Saturday, June 28, 2014

World Cup Soccer, Olympics and Cachaca

A Brazilian Spirit Aims for Global Market


Can Cachaça, a Sugar-Cane Drink, Survive Tourist Mispronunciations? 

Jeffrey T. Lewis

June 25, 2014  

     The makers of Brazil's most famous liquor are reveling in their greatest chance for introducing their sugar-cane-based booze to new audience.  

     Now comes the tricky part: pronunciation.   Hundreds of thousands of World Cup and soon, Olympics, tourists are expected to sample cachaça (kah-SHAH-sah), the high-octane ingredient in the country's national cocktail, the caipirinha (kigh-puh-REEN-ya). The mixed drink is traditionally made with mulled lime, sugar, ice and cachaça, which is distilled from sugar juice pressed directly from cane. 

     Brazil's cachaça makers are aiming promotions at thirsty World Cup fans, betting they'll take some home and start asking for it in their local liquor stores. 

   Cia. Müller de Bebidas, the world's biggest producer of cachaça, upped its marketing budget and redesigned packaging to appeal to foreigners. The industry's trade group, the Brazilian Cachaça Institute (IBRAC) is organizing tastings for business groups attending the tournament. 

     "It's the beginning of the process" of boosting awareness, said Ricardo Gonçalves, chief executive of Müller de Bibidas. 

     But sugar and citrus can't mask one of the industry's biggest challenges: a lot of cachaça produced in Brazil is lousy.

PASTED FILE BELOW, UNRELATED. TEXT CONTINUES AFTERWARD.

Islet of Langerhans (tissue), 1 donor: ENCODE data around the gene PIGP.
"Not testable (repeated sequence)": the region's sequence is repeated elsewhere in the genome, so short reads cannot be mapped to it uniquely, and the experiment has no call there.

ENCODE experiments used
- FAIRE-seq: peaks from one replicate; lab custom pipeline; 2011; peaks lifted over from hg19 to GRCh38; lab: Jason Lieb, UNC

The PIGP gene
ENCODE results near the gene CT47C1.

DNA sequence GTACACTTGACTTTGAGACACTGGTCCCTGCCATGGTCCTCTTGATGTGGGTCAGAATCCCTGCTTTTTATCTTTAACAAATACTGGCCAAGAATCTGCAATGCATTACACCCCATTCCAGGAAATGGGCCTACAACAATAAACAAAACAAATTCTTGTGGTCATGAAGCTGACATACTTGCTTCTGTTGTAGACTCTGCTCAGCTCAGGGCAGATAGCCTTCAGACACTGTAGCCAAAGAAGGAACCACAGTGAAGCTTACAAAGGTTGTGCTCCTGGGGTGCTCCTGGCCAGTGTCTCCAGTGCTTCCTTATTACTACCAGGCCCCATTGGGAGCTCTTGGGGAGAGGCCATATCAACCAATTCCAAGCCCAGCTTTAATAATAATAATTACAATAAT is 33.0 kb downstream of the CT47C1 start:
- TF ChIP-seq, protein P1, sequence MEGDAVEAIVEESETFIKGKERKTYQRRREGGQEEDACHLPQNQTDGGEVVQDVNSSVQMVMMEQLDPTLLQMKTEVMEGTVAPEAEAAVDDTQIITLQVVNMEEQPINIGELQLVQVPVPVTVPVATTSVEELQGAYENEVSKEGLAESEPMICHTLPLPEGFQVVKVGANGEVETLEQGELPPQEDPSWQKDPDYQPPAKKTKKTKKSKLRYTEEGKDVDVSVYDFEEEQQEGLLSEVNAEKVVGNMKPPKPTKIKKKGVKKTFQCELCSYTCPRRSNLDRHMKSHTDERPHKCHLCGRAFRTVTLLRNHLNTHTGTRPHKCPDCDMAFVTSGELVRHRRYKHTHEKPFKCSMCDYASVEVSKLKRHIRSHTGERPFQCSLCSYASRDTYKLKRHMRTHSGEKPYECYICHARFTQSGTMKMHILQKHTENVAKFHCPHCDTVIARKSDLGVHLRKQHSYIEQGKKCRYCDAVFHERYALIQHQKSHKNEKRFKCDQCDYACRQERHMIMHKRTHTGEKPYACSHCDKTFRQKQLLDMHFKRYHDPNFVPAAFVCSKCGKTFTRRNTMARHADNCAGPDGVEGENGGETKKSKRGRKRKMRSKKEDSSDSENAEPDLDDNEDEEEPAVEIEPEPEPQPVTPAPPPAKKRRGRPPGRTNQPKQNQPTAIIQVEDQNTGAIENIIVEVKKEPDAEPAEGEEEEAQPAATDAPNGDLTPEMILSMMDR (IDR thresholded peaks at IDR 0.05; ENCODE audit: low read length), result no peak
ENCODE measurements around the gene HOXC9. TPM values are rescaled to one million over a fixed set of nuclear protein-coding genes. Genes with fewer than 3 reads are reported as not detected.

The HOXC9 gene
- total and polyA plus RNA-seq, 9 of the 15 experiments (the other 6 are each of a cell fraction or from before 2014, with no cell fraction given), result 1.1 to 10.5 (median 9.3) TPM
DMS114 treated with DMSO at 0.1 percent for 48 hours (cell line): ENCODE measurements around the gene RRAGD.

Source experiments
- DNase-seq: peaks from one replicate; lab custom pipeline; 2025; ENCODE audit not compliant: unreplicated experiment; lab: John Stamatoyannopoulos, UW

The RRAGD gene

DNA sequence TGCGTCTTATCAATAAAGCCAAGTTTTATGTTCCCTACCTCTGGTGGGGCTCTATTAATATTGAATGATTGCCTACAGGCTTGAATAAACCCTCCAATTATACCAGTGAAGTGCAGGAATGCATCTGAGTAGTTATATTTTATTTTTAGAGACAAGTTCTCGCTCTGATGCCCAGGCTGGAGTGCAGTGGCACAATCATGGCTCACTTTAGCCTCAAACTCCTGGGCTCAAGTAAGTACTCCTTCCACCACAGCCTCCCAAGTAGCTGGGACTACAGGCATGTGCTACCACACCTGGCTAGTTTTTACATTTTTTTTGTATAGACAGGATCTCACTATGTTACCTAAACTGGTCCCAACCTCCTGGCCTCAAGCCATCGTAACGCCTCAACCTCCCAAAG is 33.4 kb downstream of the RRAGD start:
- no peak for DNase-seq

Cachaça distillers are making a push for U.S. sales. Pictured, a selection of the liquors at a bar in São Paulo. Jeffrey Lewis/The Wall Street Journal 

     Most of the country's estimated 12,000 producers are small fry producing rotgut that can sell for less than $2 a bottle. Also known as pinga, the liquor has spawned the pejorative pinguçu, which means a down-and-dirty drunkard. 

     To improve cachaça's profile, some of Brazil's producers are moving upscale with premium versions worth sipping, much like fine single-malt whiskies or top-of-the-line tequilas. Müller de Bebidas's premium Reserva 51 brand, for example, sells for about $80 a bottle. Sales of the label have jumped, rising 52% in 2014 through May from a year earlier, though from a low starting point, said Mr. Gonçalves, who declined to be more specific. 

     The industry is taking inspiration from Mexico, where distillers managed to transform tequila from a salt-shot-lemon buzz into a respected liquor that sells for upward of hundreds of dollars a bottle.


     I'm really glad to see Cachaca moving ahead and establishing it's own identity.   It suffered under Caipirinha and they are only right when made with Cachaca, Keep up the good work Brazil, and keep the quality coming up as well.  ;o)
the mislabeling as "Brazilian Rum" for to many years and it is finally getting to stand on it's own these days.   I enjoy a good caipirinha every now and then, you might want to try one.  ;o)